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US Democratic Lawmakers Proposing New Ethics Rules January 4, 2007

Posted by notapundit in Congress, Politics, US News.

WASHINGTON (AP)–Lawmakers will still be able to hop on a plane and decamp to touristy hot spots on someone else’s dime. But under new rules coming up for a vote Thursday they will have a lot more explaining to do.

The new rules, unveiled Wednesday, expand current bans on some privately financed trips, prohibit travel on corporate jets and require greater public disclosure of targeted, and often hidden, special interest legislation.

While more restrictive, the new standards rely less on prohibiting behavior than they do on shining more light on how Congress goes about its business.

“We will pass the most effective, wide-ranging reform of ethics and lobbyists that has ever passed this institution,” said Rep. Martin Meehan, D-Mass., who has long advocated tighter restrictions on the relationship between money and politics. “It’s the breath of fresh air that the American people demanded in the last election.”

The rules will continue prohibitions on travel paid by lobbyists, representatives of foreign entities or by groups that employ lobbyists or foreign agents. All other privately financed trips would require pre-approval by the House ethics committee and detailed descriptions of the purpose of trips.

The biggest current spenders on congressional travel are educational or advocacy foundations that send congressional delegations around the globe. Some are groups founded by lobbyists or affiliated to organizations that lobby Congress. Under the new rules, the House ethics committee would have to determine whether the trips sponsored by such groups are educational in nature or junkets with no educational value.

Lawmakers will still be able to load legislation with funding that benefits special interests. But they’ll have to put that work, often hidden in the past, on display for everyone to see. Congressional committees will have to specifically highlight such provisions in legislation and identify the lawmakers seeking them. In addition, committees will have to make public all requests made by lawmakers for such funding, called “earmarks.”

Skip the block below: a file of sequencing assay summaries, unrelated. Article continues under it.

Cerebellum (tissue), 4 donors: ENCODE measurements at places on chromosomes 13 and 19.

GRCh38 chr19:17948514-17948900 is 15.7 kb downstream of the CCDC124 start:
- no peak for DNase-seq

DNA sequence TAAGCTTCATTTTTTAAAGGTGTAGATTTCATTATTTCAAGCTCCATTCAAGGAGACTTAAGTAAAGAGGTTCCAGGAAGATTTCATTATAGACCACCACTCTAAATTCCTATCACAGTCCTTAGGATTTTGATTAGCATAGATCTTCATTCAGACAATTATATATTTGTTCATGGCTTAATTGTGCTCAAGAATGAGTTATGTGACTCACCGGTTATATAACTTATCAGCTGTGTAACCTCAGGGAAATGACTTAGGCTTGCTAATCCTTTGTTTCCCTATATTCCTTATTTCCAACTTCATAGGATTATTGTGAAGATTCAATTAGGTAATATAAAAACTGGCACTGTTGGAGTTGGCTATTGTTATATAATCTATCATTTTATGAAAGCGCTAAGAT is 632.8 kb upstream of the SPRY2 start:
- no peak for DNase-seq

“They will be reduced, not eliminated,” said incoming Democratic leader Steny Hoyer, D-Md.

Lobbyists would be prohibited from giving any gifts to members of Congress. Current rules permit gifts of $50. Tickets to entertainment events would have to be priced at face value – a restriction aimed at ending a practice of pricing professional basketball or ice hockey tickets at $49 to escape the ceiling on gifts.

Watchdog groups applauded the Democratic proposals as significant steps toward curbing the means by which lobbyists seek to influence members of Congress. They particularly singled out the travel restrictions and prohibitions on use of corporate jets as an important way to curb often uncommon access by lobbyists to lawmakers.

“We think this is a strong package in addressing the abuses that have been occurring in private travel, in providing gifts, meals and entertainment to lawmakers and in corporations making their planes available to members at very low costs,” said Fred Wertheimer, president of Democracy 21, an independent group that advocates tougher ethics rules.

Still, watchdog groups and lawmakers such as Meehan continued to insist that Congress needs to pass legislation creating an independent office of public integrity to assist in the policing and enforcement of ethics rules.

The changes are an outgrowth of the travel and lobbying scandals associated with lobbyist Jack Abramoff, who arranged for golfing trips in Scotland for former House Republican leader Tom DeLay, Rep. Bob Ney, R-Ohio, and others. Abramoff pleaded guilty to public corruption charges for seeking to buy influence in Congress.

The reputation of the Republican-led Congress was further marred when former Rep. Randy “Duke” Cunningham, R-Calif., said he accepted $2.4 million in bribes to insert provisions in legislation to help defense contractors. Cunningham is serving an eight-year prison sentence.

The Cunningham and Abramoff episodes prompted Democrats to decry a “culture of corruption” in Congress. Throughout last year’s congressional campaign, they reminded voters of the scandals and called on them to vote Republicans out of power. The scandals also prompted an initial flurry of demands to ban privately financed travel and to ban legislative earmarks. Some advocates of ethics changes have argued that if a congressional trip is worthwhile, it should be paid with public funds.

The rules changes offered Wednesday reflect political realities, lawmakers and representatives of watchdog groups said.

“In the ideal world, we would want privately financed travel banned,” said Meredith McGehee, policy director of the Campaign Legal Center. “However, in these days of budget deficits and accusations of junkets, there is political reality and it’s not going to happen at this moment. We understand that.”


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